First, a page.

At Hunter College’s Times Square Gallery until November is an exhibition ‘Industrial Aesthetics – Environmental Influences on Recent Art from Scotland’, which celebrates one aspect of the Glasgow art scene around Glasgow School of Art’s MFA orbit, noting that the past twenty-five years, the city has developed into one of the world’s most influential and imaginative centres of artistic production, linking that to Glasgow’s cultural rebirth, and Scotland’s transformation into a ‘vital creative nexus’. Claiming to be the largest exhibition of contemporary art from Scotland ever seen in the United States, the narrative accompanying this sizeable display positions it as having emerged out of a ‘unique set of circumstances. The participating artists are the originators and caretakers of a dynamic and inventive art scene that echoes ideals of social organization and communal action—hallmarks of Glasgow’s political and commercial history’ – stating that these artists are caretakers of the art scene seems a slightly over-dramatic as it relates to a particular, yet important, milieu connecting back to or having much reference to the MFA course at GSA. It’s an engaging and thorough exhibition however.
Accompanied by a catalogue which features a reprint of David Harding’s influential treatise on the post-conceptual current emerging out of the Environnmental Art Department at GSA, and a discussion with Sam Ainslie, it contextualizes their various aesthetic and conceptual concerns within wider social and civic legacies of their environment, which, as I suggest, is only one dynamic of many a larger set of scenes. In bridging the current practice of artists such as Gary Rough, Sandy Smith, Ruth Barker, with the likes of Douglas Gordon and Jim Lambie, it reinforces notions of a spiritual kinship that it proposes went hand in hand with the city’s ‘cultural and fiscal renaissance’.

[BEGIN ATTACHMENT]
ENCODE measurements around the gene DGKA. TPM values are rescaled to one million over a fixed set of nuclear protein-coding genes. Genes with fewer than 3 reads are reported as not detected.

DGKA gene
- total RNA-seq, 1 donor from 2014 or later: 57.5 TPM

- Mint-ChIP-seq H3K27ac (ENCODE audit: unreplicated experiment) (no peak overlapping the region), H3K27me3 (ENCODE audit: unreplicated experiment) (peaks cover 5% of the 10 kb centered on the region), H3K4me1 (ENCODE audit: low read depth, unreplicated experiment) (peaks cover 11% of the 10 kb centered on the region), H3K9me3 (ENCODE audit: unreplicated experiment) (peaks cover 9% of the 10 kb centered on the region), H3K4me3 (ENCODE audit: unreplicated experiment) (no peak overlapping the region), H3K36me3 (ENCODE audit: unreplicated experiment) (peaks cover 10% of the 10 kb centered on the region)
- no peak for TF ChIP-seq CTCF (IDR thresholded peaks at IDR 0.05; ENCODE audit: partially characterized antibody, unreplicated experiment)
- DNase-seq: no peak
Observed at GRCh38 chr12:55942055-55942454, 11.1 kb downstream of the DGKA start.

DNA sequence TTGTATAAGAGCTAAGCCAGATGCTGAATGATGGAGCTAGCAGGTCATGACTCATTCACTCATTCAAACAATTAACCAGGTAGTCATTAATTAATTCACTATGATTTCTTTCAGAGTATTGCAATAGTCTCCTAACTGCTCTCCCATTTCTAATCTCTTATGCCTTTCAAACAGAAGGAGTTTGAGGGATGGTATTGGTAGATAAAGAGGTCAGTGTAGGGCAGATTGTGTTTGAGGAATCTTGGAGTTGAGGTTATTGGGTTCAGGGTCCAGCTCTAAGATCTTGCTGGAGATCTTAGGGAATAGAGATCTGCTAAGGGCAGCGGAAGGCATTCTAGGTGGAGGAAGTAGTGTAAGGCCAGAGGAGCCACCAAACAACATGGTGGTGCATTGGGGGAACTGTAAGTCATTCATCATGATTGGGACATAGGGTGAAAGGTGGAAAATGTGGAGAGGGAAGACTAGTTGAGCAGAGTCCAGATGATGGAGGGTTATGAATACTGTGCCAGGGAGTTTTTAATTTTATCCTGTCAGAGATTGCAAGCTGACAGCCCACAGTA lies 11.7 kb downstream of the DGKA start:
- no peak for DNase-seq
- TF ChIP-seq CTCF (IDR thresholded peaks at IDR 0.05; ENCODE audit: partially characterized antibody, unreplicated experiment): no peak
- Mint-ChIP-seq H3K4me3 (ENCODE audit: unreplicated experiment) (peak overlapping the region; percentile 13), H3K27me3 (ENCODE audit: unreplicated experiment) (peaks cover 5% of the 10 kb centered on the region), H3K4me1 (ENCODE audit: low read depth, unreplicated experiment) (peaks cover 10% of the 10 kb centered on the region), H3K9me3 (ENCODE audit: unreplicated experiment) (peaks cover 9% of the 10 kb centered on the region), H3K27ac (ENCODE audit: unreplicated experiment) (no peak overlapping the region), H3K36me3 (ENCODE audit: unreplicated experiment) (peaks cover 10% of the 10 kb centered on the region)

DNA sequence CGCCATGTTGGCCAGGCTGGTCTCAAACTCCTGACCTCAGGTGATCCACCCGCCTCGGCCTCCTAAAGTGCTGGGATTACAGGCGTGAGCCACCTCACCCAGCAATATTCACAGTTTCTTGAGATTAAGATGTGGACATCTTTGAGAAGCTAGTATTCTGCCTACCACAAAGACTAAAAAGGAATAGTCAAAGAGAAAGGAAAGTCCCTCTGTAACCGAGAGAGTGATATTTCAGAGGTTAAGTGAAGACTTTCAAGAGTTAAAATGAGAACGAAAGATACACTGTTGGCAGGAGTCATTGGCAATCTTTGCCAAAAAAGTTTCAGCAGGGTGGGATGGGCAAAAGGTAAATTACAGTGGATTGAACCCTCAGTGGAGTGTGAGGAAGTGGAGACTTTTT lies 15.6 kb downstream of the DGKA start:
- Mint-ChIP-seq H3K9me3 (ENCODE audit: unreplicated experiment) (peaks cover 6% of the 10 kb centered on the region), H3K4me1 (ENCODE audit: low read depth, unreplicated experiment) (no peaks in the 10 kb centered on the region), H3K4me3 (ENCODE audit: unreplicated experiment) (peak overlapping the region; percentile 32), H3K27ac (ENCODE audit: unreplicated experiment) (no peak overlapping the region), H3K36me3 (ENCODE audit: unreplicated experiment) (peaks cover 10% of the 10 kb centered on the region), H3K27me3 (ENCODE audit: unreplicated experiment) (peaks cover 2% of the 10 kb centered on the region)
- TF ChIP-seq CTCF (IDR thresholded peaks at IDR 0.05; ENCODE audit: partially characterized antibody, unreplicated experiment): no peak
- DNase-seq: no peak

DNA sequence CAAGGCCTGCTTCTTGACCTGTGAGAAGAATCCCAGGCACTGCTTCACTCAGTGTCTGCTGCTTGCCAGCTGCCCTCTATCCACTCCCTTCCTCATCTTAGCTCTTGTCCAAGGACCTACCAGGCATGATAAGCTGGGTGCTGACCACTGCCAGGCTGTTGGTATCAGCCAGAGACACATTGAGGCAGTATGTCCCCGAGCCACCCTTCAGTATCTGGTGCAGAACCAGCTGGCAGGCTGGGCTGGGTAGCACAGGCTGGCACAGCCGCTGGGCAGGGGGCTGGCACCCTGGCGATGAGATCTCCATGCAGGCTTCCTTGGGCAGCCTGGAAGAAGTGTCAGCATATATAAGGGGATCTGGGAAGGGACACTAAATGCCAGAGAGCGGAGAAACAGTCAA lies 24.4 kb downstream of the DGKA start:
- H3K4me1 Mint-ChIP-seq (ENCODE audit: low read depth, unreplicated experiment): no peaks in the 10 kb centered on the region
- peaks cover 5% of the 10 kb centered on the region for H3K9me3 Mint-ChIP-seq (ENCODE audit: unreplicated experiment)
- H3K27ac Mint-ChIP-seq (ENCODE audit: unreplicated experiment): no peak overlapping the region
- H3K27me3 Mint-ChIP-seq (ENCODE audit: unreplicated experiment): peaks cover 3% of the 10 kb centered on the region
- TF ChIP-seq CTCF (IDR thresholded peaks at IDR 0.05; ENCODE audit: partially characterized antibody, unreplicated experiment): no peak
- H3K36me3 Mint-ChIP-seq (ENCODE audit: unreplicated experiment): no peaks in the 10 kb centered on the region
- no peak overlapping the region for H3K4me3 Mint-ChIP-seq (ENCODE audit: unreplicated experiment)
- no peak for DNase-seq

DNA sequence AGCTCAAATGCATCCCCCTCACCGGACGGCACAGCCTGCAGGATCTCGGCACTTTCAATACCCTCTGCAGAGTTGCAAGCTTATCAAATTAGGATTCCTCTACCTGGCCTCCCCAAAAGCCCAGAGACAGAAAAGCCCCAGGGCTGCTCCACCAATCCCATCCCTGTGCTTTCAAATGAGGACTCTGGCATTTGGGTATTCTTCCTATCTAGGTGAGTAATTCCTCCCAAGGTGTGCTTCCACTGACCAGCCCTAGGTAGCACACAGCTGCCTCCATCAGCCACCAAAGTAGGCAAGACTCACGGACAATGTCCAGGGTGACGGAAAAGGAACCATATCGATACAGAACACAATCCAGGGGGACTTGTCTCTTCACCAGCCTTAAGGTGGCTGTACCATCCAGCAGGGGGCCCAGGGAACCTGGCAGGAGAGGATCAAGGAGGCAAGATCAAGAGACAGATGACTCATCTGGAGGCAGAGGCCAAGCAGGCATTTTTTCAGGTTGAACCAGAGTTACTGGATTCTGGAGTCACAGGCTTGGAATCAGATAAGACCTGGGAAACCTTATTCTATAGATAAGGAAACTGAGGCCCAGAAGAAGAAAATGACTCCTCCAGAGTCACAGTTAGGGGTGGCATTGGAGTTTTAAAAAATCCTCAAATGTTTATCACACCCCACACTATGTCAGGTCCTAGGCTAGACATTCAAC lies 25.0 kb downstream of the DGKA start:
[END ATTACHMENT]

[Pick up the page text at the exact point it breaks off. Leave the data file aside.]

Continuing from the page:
The show contains some notable work – Jessica Harrington’s fascinating and disturbing found ornaments; Alex Frost’s colourful sculptures and self portrait; Craig Mulholland’s beguiling ‘Peer to Peer’ (2008); Iain Hetherington’s mischievous lean towards working class style and its intelligensia; the dry yet rigorous formalism of Dan Miller, which is counterbalanced by the playful and seeming spontaneity of Sandy Smith; and the highlight of the show Gary Rough’s ‘Motorcycle Mirrors’ (2011). Needless to say, Lambie’s plastic bags are enduring, and Gordon’s ‘I Remember Nothing’ is prophetic within the context of the show as a whole.
It was a pleasant surprise to find out about the show in New York (from David Dale Gallery who some of the newer kids on the block have associations with) and something of an oversight that it hasn’t been promoted back home in Scotland as there is much to celebrate in this, if not to show the work in a civic venue, with the linked press release tweaked for more inclusive tastes.
The exhibition includes work by: Laura Aldridge / Ruth Barker / Neil Clements / Martin Creed / Rory Donaldson / Alex Frost Carla Scott Fullerton / Douglas Gordon / Jessica Harrison / Ilana Halperin / Iain Hetherington Jim Lambie / Duncan Marquiss / James McLardy / Andrew Miller / Dan Miller / Craig Mulholland Alex Pollard / Kate V. Robertson / Gary Rough / John Shankie / Sandy Smith / Ric Warren